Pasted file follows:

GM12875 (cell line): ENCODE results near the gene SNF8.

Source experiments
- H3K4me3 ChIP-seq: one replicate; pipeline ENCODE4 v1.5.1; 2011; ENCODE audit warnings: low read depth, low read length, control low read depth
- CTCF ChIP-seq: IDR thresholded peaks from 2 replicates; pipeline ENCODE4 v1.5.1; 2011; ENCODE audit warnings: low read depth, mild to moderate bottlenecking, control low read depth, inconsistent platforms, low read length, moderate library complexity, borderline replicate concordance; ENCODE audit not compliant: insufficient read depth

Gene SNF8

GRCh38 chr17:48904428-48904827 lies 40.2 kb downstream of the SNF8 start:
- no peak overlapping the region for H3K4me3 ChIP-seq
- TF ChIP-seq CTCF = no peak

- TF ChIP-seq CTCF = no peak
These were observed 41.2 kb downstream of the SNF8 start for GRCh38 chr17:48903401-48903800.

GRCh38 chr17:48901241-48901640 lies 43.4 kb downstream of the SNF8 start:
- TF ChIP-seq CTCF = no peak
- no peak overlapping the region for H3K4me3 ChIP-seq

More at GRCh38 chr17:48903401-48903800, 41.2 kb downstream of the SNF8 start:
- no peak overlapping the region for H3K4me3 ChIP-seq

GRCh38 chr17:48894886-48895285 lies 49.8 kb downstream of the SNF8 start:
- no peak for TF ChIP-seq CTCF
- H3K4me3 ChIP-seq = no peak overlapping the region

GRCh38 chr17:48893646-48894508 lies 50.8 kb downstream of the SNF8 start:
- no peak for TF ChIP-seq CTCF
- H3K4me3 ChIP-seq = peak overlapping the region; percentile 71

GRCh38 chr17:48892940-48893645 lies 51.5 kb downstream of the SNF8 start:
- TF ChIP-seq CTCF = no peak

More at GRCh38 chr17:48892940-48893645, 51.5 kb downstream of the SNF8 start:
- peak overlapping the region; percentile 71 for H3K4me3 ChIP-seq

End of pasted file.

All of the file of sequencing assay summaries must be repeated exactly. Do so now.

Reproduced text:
GM12875 (cell line): ENCODE results near the gene SNF8.

Source experiments
- H3K4me3 ChIP-seq: one replicate; pipeline ENCODE4 v1.5.1; 2011; ENCODE audit warnings: low read depth, low read length, control low read depth
- CTCF ChIP-seq: IDR thresholded peaks from 2 replicates; pipeline ENCODE4 v1.5.1; 2011; ENCODE audit warnings: low read depth, mild to moderate bottlenecking, control low read depth, inconsistent platforms, low read length, moderate library complexity, borderline replicate concordance; ENCODE audit not compliant: insufficient read depth

Gene SNF8

GRCh38 chr17:48904428-48904827 lies 40.2 kb downstream of the SNF8 start:
- no peak overlapping the region for H3K4me3 ChIP-seq
- TF ChIP-seq CTCF = no peak

- TF ChIP-seq CTCF = no peak
These were observed 41.2 kb downstream of the SNF8 start for GRCh38 chr17:48903401-48903800.

GRCh38 chr17:48901241-48901640 lies 43.4 kb downstream of the SNF8 start:
- TF ChIP-seq CTCF = no peak
- no peak overlapping the region for H3K4me3 ChIP-seq

More at GRCh38 chr17:48903401-48903800, 41.2 kb downstream of the SNF8 start:
- no peak overlapping the region for H3K4me3 ChIP-seq

GRCh38 chr17:48894886-48895285 lies 49.8 kb downstream of the SNF8 start:
- no peak for TF ChIP-seq CTCF
- H3K4me3 ChIP-seq = no peak overlapping the region

GRCh38 chr17:48893646-48894508 lies 50.8 kb downstream of the SNF8 start:
- no peak for TF ChIP-seq CTCF
- H3K4me3 ChIP-seq = peak overlapping the region; percentile 71

GRCh38 chr17:48892940-48893645 lies 51.5 kb downstream of the SNF8 start:
- TF ChIP-seq CTCF = no peak

More at GRCh38 chr17:48892940-48893645, 51.5 kb downstream of the SNF8 start:
- peak overlapping the region; percentile 71 for H3K4me3 ChIP-seq